SWIM: Upon jumping into the bay I wanted to start off smooth and relaxed. Long, smooth strokes. Make sure you site often with so many swimmers already in the water of mixed abilities. Relax, relax, relax. I made my way through lots of swimmers early and mostly avoided contact with them. The water was 75 degrees which made the swim wetsuit legal. I was hoping to swim 1 hr. 4 minutes or under. The swim was a 2 loop course. OUCH!!! What did I just run into?? I was stopped in my tracks about 10 minutes into the swim. I just ran into a freakin dock!! Idiot. Watch where you are going. You are lucky you didn't get hurt worse. My shoulder and head hit the dock hard and I was reminded of the importance of sighting. The dock stuck out into the water a bit and I swam right into it. Get back into a rhythm. Try to stay relaxed. Breath every 3 strokes. By 20 minutes into the swim it had really thinned out. I was waiting for someone to come around me so I could try to get on their feet and swim as a group but that opportunity never came. At the far end of the first loop we made a left hand turn and it was immediately noticeable that we were swimming into a current. It was challenging to make progress to the next buoy. I increased the effort to get around that one and the current subsided. As I swam past where we began to start the 2nd loop I glanced at my watch. 30:40. That's on pace for a 1:01:20 if I can hold this. That would be a great start to the day. Keep the rhythm. Even if you drop off pace a minute or 2 you will still be under goal time. Throughout the 2nd loop I continued to swim solo and occasionally passed a swimmer here or there. It was a very lonely swim but went by rather quickly. The 2nd half is why you swam 20 of the last 25 days. This is why you do all your swimming open water without stopping. This is why you swam 80 minutes straight out at Lake G. You can swim a strong 2nd half. Hold form. As I began to close out the 2nd loop I could see the exit dock ahead. I tried to increase my kick a little to get more blood to my legs and I arrived at the dock where 2 volunteers greeted me and helped pull me out of the water. I ran up the dock and across the timing mat to hit the split on my Garmin. My swim time was 1:04:19 which was the 6th fastest of the race. For me the ranking was more important than the time. Ranking 6th means the swim was very good for me. I typically do not rank that high in a swim with over 150 athletes and a few of them professional athletes. Shoot! I didn't hold pace as well on the 2nd lap as I would have liked. All in all, not a bad swim being right near my goal time of under 1 hr. 4 minutes. Get through transition quick!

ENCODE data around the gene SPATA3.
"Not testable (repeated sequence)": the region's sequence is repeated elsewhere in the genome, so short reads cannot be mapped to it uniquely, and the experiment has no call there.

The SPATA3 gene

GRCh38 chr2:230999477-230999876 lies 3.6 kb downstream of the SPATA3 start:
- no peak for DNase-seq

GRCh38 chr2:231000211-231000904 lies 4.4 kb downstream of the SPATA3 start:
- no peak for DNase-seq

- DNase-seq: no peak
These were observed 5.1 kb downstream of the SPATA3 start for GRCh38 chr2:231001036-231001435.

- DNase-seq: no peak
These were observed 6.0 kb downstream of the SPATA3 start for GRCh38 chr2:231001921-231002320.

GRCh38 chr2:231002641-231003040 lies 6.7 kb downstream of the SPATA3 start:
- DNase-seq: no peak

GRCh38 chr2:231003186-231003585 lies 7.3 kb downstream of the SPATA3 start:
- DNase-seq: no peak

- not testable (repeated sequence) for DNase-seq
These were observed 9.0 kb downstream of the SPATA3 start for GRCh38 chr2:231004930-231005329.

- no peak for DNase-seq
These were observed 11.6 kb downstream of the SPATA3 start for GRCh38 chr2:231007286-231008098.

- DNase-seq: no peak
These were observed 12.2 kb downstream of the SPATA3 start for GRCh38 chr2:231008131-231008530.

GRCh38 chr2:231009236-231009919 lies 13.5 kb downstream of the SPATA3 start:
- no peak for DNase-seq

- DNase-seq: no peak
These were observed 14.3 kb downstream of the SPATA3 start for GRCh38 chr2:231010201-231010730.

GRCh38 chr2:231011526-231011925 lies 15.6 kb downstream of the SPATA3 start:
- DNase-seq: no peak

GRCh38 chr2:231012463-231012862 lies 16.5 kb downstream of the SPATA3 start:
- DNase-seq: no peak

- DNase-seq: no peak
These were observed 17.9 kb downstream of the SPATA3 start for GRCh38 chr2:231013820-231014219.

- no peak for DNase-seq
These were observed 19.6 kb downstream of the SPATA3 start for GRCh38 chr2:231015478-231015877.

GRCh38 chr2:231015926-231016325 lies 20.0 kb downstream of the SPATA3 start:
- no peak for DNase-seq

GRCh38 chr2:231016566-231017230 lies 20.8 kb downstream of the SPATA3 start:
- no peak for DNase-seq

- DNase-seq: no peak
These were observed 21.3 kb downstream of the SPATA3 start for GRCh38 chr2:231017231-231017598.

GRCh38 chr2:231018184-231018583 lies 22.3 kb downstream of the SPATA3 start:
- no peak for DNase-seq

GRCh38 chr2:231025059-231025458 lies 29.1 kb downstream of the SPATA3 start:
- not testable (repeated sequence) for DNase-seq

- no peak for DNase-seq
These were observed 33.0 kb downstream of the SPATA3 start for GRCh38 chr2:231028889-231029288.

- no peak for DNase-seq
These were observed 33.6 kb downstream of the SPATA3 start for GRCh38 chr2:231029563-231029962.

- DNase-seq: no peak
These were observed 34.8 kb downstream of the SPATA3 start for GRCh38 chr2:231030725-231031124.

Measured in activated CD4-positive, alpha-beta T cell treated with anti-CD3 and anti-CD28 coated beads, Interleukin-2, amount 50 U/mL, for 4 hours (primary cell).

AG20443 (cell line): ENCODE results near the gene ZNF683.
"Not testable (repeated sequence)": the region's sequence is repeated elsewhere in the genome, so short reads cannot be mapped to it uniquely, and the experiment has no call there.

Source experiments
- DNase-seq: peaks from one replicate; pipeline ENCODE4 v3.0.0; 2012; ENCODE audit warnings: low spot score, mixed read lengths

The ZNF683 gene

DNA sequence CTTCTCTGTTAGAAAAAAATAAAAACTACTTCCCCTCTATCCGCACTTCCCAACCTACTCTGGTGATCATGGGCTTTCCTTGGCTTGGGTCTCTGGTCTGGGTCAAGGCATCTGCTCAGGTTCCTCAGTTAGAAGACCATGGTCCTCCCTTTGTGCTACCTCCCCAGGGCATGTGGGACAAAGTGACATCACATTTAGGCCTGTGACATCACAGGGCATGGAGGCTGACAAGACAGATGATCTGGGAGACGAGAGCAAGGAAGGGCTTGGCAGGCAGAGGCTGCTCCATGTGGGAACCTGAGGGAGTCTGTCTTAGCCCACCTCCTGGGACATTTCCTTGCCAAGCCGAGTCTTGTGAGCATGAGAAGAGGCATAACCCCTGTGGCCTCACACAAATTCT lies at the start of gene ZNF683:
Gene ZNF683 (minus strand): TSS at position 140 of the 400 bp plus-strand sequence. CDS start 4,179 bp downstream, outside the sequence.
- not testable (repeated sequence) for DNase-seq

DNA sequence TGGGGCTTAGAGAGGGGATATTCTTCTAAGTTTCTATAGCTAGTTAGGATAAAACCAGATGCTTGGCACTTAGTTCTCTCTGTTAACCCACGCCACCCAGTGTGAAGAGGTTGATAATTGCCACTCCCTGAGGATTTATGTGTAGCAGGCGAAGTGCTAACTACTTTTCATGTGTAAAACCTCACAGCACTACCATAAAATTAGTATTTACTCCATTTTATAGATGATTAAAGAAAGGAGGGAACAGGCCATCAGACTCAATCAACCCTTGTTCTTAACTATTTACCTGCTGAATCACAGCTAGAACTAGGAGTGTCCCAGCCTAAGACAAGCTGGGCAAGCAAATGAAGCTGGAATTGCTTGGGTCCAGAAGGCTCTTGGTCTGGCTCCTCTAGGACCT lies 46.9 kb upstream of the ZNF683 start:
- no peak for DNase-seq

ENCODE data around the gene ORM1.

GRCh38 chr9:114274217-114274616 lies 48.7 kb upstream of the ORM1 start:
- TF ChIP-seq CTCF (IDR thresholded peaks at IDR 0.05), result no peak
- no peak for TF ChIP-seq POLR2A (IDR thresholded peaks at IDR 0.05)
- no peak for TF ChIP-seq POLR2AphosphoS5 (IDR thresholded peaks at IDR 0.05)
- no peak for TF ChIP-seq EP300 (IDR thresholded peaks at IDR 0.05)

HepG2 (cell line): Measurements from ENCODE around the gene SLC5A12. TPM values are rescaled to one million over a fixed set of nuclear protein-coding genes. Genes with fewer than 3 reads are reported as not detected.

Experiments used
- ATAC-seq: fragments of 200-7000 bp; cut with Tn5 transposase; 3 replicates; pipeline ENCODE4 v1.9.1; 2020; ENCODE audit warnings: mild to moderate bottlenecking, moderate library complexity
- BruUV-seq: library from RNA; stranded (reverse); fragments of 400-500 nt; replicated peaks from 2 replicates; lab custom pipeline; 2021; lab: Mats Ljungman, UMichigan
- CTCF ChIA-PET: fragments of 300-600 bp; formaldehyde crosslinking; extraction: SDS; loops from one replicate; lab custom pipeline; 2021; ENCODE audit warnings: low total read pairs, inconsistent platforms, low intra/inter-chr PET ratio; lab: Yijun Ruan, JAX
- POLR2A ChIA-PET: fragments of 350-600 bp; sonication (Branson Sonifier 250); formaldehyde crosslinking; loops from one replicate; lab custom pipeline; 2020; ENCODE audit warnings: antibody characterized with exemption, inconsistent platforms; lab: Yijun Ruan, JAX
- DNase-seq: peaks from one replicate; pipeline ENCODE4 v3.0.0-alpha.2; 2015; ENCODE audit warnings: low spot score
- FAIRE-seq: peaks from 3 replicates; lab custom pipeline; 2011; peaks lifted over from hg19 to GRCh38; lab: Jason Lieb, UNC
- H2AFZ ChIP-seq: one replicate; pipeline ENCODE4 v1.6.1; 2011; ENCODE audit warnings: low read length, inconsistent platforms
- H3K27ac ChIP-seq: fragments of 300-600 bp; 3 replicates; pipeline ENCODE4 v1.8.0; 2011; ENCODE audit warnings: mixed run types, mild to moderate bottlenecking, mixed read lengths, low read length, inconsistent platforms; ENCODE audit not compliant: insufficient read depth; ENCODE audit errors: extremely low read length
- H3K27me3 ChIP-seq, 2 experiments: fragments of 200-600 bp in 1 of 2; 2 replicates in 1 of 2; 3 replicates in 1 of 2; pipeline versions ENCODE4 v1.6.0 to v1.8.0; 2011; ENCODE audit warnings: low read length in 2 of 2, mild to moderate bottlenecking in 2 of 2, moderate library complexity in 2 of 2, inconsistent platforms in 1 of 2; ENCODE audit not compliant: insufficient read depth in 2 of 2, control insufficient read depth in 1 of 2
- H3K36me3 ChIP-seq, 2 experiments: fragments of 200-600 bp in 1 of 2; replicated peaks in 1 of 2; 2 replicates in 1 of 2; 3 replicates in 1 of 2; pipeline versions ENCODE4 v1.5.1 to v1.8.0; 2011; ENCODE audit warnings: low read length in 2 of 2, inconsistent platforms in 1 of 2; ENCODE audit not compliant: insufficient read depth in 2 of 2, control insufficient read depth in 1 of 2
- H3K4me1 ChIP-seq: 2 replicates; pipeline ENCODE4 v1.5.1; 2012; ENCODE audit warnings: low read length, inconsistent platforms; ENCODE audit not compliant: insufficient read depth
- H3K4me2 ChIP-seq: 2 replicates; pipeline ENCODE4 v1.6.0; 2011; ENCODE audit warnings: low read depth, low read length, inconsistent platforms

BIKE: I grabbed my bike gear bag which had only my helmet, socks, and sunglasses in it along with a few GU's and an energy bar that I would stash in the pockets of my Kiwami Rio Long Distance suit. I like this suit because of the pockets and compression. It makes carrying nutrition in a long race very simple. I saw Eric Schrading in the change tent. Eric is a friend of Tom's and an exceptional triathlete himself. We exchanged hellos and I was out of the change tent quickly. It was too quickly as it turned out. I forgot to put on my socks for the bike. I quickly found my bike and headed out onto the bike course. My goal for the bike was to ride inside my goal wattage of 225-230. I would hit the lap button on my Garmin every 7 miles to restart the average wattage which is what I was paying attention to. I split every 7 mile average watts for a couple reasons. The first is that 7 goes into 112 an even number of 16 times. The 2nd is that 7 miles splits are small enough that a surge in effort will be reflected in my average power. If I didn't split as often I may have higher efforts without being able to gauge that due to the larger sample size in distance. Stay relaxed. Start easy and let the legs get warmed up. Stay on the low end of the power goal for the first seven mile split. The bike course is very flat. The entire course has only 1,500 feet of climbing. To put this in perspective when I ride 30 miles around my house I get that many feet of climbing. It is a course that is ideal for staying in the aero position for a LONG time without many turns or steep hills. We began the ride mostly into headwinds for the first half. I stayed right on my power target through the early stages. I passed a few riders and asked if they had any idea how many were in front of us. I was hearing about 10. I knew Jen and Tom's son Will would be at mile 17 and I hoped to get an update from them. I went through 7 miles at 228 watts. The next 7 was 226. I hit mile 17 and saw Jen and Will. They were yelling something to me but with the wind in my face all I heard were muffled screams. Dang it! What place am I in? How far to the next rider? It was a lonely ride. What is that noise? My back wheel is rubbing on my brake pad. I thought I had that fixed in transition! I can't ride 112 miles with my brakes rubbing on my wheel. I have to stop. I stopped and got off my bike and tried to open up my brake pads more. They seemed to be all the way open and I was going to have to deal with the rear wheel rubbing. Frustrating!! Why didn't I bring the tool with me to open them up more. Why didn't I make that adjustment this morning? I pressed on and hit splits 3, 4, 5, and 6 at 229, 227, 230, and 229 watts respectively. I had one high calorie drink bottle between my aero bars that was nearing the end. I had GU Chomps and GU Roctane Electrolyte Capsules in my fuel cell.